An international team of astronomers, which includes Duncan Lorimer,  West Virginia University professor of  physics and astronomy, has tested Einstein’s theory using three stars orbiting each other: a neutron star and two white dwarfs. Their findings, published in “Nature” today (July 5), prove that Einstein’s theory still passes the test in such extreme conditions.  

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Air Force veteran wins prestigious Goldwater Scholarship

As a child in Texas, Rodney Elliott dreamed of going to college and studying science but it was a dream deferred because of family finances. He joined the Air Force and, after a 20-year career, enrolled at  West Virginia University gaining accolades, not just from his professors, but by winning the most prestigious undergraduate scholarship in the natural sciences, mathematics, and engineering—the Goldwater Scholarship. 

Elliott, who now lives in Fairmont, is a dual major in  physics and  Russian studies in the Eberly College of Arts and Sciences. His childhood fascination with space is now a serious exploration of supermassive binary black holes.

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Frontiers of Astrophysics: How Discoveries Can Change Our Lives - Public lecture on Wednesday, April 25th at 7 p.m. in G09 White Hall

Dr. Joan Centrella of NASA’s Goddard Space Flight Center will be presenting a public lecture on Wednesday, April 25, 2018, at 7 pm in G-09 White Hall on the downtown WVU campus.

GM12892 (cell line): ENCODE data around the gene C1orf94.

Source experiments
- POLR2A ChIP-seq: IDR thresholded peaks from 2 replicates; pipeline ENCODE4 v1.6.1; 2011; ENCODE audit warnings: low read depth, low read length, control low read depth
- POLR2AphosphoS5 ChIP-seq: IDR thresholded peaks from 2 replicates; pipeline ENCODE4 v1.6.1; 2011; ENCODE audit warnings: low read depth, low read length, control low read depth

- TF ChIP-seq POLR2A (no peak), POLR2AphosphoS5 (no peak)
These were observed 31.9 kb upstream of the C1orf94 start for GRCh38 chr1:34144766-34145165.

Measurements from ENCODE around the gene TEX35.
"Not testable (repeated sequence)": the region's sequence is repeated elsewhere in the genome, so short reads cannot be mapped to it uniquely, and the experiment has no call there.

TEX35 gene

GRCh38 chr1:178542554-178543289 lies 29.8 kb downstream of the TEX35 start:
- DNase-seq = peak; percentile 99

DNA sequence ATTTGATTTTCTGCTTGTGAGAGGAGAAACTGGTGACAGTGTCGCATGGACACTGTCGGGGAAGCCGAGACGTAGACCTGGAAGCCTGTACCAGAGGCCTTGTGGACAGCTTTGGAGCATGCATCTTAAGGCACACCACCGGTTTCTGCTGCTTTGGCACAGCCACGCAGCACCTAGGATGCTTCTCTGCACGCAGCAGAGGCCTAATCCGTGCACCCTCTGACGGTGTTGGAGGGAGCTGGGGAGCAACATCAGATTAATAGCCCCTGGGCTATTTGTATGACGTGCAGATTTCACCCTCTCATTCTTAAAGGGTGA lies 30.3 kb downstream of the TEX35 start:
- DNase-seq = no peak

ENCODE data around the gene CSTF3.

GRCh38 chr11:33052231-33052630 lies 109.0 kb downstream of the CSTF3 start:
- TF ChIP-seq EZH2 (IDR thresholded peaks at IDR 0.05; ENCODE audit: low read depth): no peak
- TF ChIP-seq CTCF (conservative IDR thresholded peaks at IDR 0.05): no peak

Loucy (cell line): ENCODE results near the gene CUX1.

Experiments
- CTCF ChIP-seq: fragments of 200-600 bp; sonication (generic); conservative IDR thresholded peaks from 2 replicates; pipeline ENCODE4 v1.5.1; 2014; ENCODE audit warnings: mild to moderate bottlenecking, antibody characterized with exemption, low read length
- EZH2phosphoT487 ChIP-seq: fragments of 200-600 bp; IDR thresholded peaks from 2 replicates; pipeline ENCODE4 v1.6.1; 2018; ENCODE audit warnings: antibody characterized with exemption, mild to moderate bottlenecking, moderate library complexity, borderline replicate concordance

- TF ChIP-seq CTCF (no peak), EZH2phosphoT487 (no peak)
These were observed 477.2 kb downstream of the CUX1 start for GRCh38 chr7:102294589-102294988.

The title of the talk is Frontiers of Astrophysics:  How Discoveries Can Change Our Lives.  The frontiers of astrophysics are driven forward by the power of ideas and discoveries.  The lecture will focus on three exciting areas: the search for exoplanets and life in the universe; revealing the dark side of the universe with gravitational waves; and probing farther back in time with new telescopes.  In addition to the scientific achievements, Dr. Centrella will also discuss how knowledge from these areas of astrophysics can impact how we think and live.

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"The Giant Telescopes of the Future” - Public talk on Friday, March 2 at 7 p.m. in G09 White Hall.

Sarah Kendrew, an astronomer and instrument scientist at the European Space Agency, will give a talk on “The Giant Telescopes of the Future” on Friday, March 2 at 7 p.m. in G09 White Hall. 

She will discuss the James Webb Space Telescope, which is NASA, ESA and the Canadian Space Agency’s flagship infrared space mission for the next decade. Scheduled for launch in spring 2019, the telescope and spacecraft are now in the final stages of integration and testing. She will present an overview of the mission status and of the capabilities of the telescope’s instrumentation and discuss other giant telescopes planned for future launches.